The Boulder Connection

Boulder, Colorado sits at the base of the Rocky Mountains 25 miles northwest of Denver. It is home to about 125,000 people and the University of Colorado. Famous for its liberal politics and an easy-going, outdoor-oriented lifestyle, it is a charming, if very expensive, place to live. A rather surprising number of Boulderites venture to Oaxaca through the year. This past week a die-hard road and mountain bike enthusiast from Boulder was in town doing daily long-distance rides to Hierve el Agua, La Cumbre and other points of interest. Another family group of seven from Boulder were also in Oaxaca at the same time. This latter group rented bikes from Bicicletas Pedro Martinez and arranged for an all-day ride in the Sierra Norte around La Cumbre on Saturday, accompanied by other expat mountain bikers living in Oaxaca and a number of local riders from the Pedalazos club. The group planned to ride the “Cabeza de Vaca” and “El Cerezo” trails at La Cumbre, then zoom down the mountainside back towards Oaxaca on “Trail 204.” The ride went well, despite a couple of rain squalls and some muddy spots in the trail. All survived the ride and declared the day a great success!

Sunday Ride In The Country

The fourth Sunday in April was another perfect day in paradise — and so another opportunity for a pleasant ride in the countryside around Oaxaca city. Rather than join in one of the several outings sponsored by local clubs or bike shops, three friends decided to go on their own. They pedaled from their homes in San Felipe del Aqua down through town and out into the Etla Valley west of Monte Alban. Upon reaching San Pedro Ixtlahuaca, they opted to ride north through San Andres Ixtlahuaca and over a ridgeline to San Felipe Tejalápam, then return by way of Atzompa. While passing through San Felipe, they discovered a community mountain bike race had just concluded, so stopped to watch local kids being called to the winners’ circle to receive their rewards. Overall, the distance covered amounted to 30.1 miles / 48.4 kms, with an elevation gain and loss of 2306 feet / 703 meters. With a lunch stop along the way, the ride took about four hours. 

Via Recreativa Oaxaca

On this second day of April, a Sunday, a couple of miles of the main street linking Oaxaca with Colonia Reforma, an upscale neighborhood to the north, were closed to vehicular traffic so that the thoroughfare could become a playground. The route was lined with pop-up tents and an assortment of displays and exercise areas — all part of a project called “Via Recreativa Oaxaca”. The idea was to encourage people to incorporate exercise of various kinds into their daily lives. There were exhibits featuring karate, yoga and Tae Kwon Do. There were pavilions offering dance lessons and others offering bicycles for rent. Several local bike groups sponsored leisurely rides up and down the avenue and around el centro. There were lots of people, young and not so much so, going up and down the street on in-line skates and skateboards, along with walkers and joggers and people exercising their dogs. A festive atmosphere prevailed and the hundreds of people participating seemed to enjoy the event.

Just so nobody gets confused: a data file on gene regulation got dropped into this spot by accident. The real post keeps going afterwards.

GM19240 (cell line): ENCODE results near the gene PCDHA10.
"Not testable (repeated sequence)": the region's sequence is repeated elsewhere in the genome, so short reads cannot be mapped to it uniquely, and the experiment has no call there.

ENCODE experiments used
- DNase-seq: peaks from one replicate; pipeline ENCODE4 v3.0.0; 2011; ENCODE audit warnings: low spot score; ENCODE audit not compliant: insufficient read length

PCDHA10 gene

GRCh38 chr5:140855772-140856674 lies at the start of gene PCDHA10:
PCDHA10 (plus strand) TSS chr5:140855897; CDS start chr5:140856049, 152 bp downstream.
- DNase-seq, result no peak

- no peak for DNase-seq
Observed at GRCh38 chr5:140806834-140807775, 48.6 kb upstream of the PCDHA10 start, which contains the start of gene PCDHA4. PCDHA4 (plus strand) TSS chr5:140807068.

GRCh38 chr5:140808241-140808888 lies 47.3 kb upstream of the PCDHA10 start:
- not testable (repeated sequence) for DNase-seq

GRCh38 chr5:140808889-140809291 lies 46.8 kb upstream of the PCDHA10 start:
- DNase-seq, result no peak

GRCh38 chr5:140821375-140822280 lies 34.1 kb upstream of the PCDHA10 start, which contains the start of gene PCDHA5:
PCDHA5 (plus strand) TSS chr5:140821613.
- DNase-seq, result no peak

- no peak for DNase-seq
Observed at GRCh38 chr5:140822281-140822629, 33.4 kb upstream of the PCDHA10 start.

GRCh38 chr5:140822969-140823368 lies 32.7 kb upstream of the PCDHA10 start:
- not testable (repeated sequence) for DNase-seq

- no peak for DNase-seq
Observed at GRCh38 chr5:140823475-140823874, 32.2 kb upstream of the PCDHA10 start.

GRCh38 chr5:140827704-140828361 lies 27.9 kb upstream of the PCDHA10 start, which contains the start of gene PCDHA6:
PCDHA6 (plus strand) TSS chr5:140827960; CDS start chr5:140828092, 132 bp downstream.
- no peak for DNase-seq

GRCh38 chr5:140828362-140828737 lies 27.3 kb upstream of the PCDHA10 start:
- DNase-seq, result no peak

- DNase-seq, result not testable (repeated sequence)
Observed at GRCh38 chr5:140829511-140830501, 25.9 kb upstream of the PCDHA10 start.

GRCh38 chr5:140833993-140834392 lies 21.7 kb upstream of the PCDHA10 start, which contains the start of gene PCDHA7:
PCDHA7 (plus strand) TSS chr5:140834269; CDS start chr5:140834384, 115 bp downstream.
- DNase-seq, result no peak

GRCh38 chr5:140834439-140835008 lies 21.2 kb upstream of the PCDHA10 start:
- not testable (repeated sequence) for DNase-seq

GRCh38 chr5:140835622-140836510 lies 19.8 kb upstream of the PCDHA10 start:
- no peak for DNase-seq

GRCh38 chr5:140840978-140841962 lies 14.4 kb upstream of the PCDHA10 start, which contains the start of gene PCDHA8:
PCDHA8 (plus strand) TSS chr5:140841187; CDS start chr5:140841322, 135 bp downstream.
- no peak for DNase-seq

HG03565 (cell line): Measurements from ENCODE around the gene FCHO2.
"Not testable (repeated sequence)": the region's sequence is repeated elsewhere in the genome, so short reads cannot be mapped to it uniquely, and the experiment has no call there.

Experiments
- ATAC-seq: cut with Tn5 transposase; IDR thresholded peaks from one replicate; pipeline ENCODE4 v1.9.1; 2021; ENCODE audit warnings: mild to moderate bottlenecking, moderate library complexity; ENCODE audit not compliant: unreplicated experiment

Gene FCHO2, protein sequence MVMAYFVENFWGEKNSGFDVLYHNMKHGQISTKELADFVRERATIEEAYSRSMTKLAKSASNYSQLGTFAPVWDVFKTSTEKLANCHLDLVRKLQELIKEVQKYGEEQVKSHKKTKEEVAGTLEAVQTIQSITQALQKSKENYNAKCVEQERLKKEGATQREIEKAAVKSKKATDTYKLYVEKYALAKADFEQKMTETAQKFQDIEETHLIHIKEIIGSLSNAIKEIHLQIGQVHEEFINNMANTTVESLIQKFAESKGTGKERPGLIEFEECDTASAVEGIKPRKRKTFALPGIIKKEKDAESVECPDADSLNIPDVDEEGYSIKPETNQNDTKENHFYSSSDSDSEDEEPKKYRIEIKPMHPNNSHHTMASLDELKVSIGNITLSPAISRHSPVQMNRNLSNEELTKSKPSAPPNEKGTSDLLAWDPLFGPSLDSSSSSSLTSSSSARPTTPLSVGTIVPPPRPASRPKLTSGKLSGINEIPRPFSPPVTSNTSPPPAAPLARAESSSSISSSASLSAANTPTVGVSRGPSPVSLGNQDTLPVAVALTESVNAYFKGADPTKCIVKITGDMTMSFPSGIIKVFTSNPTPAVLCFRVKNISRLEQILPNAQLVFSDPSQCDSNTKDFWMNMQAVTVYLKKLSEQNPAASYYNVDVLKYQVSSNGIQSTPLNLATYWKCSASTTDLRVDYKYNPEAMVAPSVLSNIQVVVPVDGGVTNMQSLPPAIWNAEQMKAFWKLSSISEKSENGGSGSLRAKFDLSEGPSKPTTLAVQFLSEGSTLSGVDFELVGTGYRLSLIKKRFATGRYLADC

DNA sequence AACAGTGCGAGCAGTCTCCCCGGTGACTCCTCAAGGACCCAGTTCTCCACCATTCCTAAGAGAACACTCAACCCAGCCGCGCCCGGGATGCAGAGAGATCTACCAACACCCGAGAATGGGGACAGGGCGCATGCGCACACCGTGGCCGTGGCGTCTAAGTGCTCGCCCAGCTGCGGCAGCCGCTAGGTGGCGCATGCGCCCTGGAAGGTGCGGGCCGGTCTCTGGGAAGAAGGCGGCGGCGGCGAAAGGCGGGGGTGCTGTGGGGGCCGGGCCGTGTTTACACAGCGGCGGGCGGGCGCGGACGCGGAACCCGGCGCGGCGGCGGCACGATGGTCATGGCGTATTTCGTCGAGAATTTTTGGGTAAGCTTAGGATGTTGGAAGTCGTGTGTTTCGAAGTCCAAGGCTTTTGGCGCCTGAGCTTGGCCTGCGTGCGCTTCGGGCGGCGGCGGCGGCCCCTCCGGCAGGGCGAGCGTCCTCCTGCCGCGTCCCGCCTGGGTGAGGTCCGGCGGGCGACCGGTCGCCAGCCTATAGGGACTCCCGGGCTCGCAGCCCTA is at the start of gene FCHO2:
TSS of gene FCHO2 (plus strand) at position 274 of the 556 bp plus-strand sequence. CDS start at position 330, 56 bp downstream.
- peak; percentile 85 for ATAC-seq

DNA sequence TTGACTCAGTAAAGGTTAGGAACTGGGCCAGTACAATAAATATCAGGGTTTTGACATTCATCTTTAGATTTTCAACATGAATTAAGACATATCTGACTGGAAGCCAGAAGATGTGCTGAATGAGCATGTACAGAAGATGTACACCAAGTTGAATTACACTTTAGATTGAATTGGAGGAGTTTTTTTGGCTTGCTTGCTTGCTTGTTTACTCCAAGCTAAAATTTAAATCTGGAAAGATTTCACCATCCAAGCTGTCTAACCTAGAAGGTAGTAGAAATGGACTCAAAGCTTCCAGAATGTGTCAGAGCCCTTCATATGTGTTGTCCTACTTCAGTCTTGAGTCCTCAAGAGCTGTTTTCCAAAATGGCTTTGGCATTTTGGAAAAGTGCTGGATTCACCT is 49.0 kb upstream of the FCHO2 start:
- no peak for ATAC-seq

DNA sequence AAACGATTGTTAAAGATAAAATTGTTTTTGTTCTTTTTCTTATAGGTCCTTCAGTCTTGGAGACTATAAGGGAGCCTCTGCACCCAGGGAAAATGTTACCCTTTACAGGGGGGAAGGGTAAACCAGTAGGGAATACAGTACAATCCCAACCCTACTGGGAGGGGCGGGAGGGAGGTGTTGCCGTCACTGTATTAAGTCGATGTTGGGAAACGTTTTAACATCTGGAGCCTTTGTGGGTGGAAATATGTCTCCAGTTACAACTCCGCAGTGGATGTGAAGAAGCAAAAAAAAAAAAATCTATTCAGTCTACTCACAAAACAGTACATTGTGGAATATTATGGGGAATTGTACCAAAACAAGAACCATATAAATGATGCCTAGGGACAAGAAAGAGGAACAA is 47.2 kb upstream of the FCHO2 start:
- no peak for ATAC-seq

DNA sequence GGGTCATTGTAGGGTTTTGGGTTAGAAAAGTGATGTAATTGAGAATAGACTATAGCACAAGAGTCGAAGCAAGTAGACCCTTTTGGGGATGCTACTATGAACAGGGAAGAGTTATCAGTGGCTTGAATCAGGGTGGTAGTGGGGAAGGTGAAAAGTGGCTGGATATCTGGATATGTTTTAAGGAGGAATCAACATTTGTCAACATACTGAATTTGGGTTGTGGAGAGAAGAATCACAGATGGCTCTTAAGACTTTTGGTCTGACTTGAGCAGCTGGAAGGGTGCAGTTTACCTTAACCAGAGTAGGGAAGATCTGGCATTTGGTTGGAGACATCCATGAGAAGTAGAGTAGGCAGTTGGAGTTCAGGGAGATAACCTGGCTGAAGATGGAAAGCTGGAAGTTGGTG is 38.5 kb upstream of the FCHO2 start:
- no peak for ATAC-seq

Titan Zapoteca 2017

The mighty Titan Zapoteca marathon race held each spring in San Pablo Guila has become one of the premier mountain bike events in Oaxaca state. This year’s installment, which took place on Sunday, 26 March 2017, attracted over 400 registered participants — and a number of non-racing followers, like our little gringo group. As in past years, the race course was very challenging, with multiple long climbs and many treacherous descents. The race course is formidable, running for 42 km (26 miles) through the countryside, with steep climbs and scary, very technical descents. The total elevation gain and loss on the loop course amounts to over 1128 meters (3700 feet).

Exploring New Territory

Three expats living in Oaxaca set out on this bright Thursday morning in late March to explore some new territory in the Sierra Norte mountains to the north of Oaxaca city.  Using a minivan to haul themselves and their bikes into the high country, the trio drove north on Hwy 175 through La Cumbre to El Punto, then took a newly-paved country road to San Pedro Nexicho where they unloaded the bikes, got in the saddle and rode to San Matias Zoquiápam and back, covering just under thirteen miles (21 kms) along the way. Although the total elevation gain and loss was about 2000 feet (609 meters), the logging roads used were never particularly steep so the pedaling was easy. It was a warm March day in the Valles Centrales, but the temperature in the mountains was perfect for such an outing. Alex, Andy and Larry spent three hours on their out-and-back ride, taking time along the way to stop for refreshments at a trout farm and restaurant tucked into the hillside along the way. An excellent time was had by all. 

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